Some Random Thoughts….

It is sickening to watch tragic events being politicized- these are humanitarian issues and know no politics.

The mass shooters are no different from the food lickers- guns and food are not the problem. The problems started long ago. There is underlying callous disregard for others which, I my humble opinion, is a result of the breakdown of our moral fabric at a most fundamental level- in the home, in our schools and in the media.


Where did it start?

Some of it is the result of unintended consequences (every kid needs a cell phone for safety reasons, right?) some of it is the breakdown of our sense of community.

It starts at home and at school in the environments where we raise our children. The media and entertainment industries are major contributors. Our kids are slowly desensitized to the graphic and sensational violence which dominates the news and the entertainment industries. It’s OK to shoot a bunch of people or blow them up because all you have to do is hit reset and the world returns to normal.

We’ve changed our parenting styles and habits. Good intentions- disastrous results. Only now are we learning the dangers of “screen time” and the far-reaching impact of social media. We took bullying off the playground and gave it a 24/7 forum in our children’s lives. There is a reason the leaders in the technology industry limit their children’s screen time and access to electronics.

We’ve taken discipline out of our schools and created a culture of disrespect. Listen to the lyrics in popular music.

We’ve erased references to God from our public places- references which might stimulate a discussion with a young mind. We may not share a common vision of God, but most cultures recognize something greater than the individual.

Who wants to hurt someone they don’t know? I’m sure the psychologists can answer better than I but it seems to me that these individuals feel isolated and powerless- invisible to the world.

We are so focused on trying to not to offend anyone that we are endangering everyone.

Update 6.14.19

First, I want to acknowledge and say “Thank You” for all of the kind messages and thoughts- public and private- I simply can’t express how life affirming and sustaining they are.

I have to call a few of you out…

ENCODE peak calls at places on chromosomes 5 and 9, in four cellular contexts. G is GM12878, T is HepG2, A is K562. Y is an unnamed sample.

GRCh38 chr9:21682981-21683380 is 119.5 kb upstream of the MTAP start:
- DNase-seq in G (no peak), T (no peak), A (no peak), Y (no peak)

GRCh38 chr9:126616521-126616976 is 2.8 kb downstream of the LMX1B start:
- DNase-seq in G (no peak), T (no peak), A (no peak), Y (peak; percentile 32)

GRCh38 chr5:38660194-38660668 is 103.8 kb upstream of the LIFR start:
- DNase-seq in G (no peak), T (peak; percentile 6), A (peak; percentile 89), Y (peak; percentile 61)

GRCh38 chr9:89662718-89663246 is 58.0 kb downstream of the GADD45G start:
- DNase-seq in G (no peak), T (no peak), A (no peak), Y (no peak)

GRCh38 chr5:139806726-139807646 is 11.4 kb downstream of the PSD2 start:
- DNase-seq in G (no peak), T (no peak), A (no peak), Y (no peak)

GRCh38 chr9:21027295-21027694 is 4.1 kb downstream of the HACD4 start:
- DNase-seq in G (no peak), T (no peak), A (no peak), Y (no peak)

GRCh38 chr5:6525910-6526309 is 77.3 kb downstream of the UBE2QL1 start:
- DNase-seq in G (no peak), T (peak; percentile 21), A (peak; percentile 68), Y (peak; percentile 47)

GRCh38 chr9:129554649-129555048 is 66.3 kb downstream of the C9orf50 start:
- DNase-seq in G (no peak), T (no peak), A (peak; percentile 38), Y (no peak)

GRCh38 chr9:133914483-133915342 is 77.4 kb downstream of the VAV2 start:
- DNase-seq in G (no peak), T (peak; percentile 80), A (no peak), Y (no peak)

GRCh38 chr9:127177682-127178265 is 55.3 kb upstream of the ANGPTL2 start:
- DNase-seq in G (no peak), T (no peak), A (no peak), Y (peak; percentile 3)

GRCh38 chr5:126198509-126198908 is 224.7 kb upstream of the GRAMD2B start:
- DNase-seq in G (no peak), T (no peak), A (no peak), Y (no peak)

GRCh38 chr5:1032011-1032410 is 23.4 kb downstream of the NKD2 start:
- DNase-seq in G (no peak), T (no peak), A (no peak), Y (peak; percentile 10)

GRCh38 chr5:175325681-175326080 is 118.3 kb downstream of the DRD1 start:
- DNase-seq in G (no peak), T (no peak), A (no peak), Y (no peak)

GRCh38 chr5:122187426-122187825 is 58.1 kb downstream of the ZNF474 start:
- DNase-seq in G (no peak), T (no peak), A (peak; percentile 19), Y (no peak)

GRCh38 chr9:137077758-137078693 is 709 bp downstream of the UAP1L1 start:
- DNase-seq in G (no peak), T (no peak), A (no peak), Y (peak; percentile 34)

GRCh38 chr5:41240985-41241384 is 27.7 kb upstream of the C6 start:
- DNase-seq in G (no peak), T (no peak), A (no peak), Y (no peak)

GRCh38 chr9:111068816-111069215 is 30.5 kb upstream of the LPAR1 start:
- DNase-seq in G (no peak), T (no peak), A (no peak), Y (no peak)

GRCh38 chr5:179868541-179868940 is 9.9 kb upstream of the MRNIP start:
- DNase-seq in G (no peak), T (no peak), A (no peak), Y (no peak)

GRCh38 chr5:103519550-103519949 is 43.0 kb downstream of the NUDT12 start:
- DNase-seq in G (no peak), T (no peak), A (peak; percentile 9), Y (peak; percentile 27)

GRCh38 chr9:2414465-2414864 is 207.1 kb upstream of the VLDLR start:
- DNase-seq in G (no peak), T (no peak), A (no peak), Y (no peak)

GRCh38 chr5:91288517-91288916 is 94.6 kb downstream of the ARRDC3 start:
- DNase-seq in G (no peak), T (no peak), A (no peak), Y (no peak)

Laila, one of my NYC treatment buddies (actually the wife and supporter of my friend Sam), checks on me most every day. To paraphrase one of her last messages, she told me to get off my behind and start writing- even if it isn’t perfect (read “any good”).

Lisa, my therapist and an active runner, suggested I get off my behind and start moving, no matter how far or fast or how much- just get going and get out of my head.

Stuart, my close friend and a competitive Cross-Fit athlete, sent a copy of the well-known poem:


-William Ernest Henley – 1849-1903

Out of the night that covers me,
Black as the Pit from pole to pole,
I thank whatever gods may be
For my unconquerable soul.

In the fell clutch of circumstance
I have not winced nor cried aloud.
Under the bludgeonings of chance
My head is bloody, but unbowed.

Beyond this place of wrath and tears
Looms but the Horror of the shade,
And yet the menace of the years
Finds, and shall find, me unafraid.

It matters not how strait the gate,
How charged with punishments the scroll,
I am the master of my fate:
I am the captain of my soul.

The poem suggests too much credit for my efforts, but the message is consistent with the others- time to let go of my fears and apathy, get up and take control of what I am able.

I may not determine my fate, but I will captain my journey.


Where I’ve been…

For me to write, my emotions must be stirred to a high level. Love, laughter and feelings that evoke tears motivate me. Lately, I have been mired in apathy, anger and maybe depression. Not sure what depression looks like in me but not leaving the house, sleeping all the time and isolating myself from my friends certainly isn’t the healthiest approach.

My fear of this type of chemo (IV- taxane based therapy) and its side effects have come to fruition, perhaps of my own making, but the physical and mental toll is real. My memory, critical thinking ability and attention span are decimated for all but a few days of each 21-day cycle.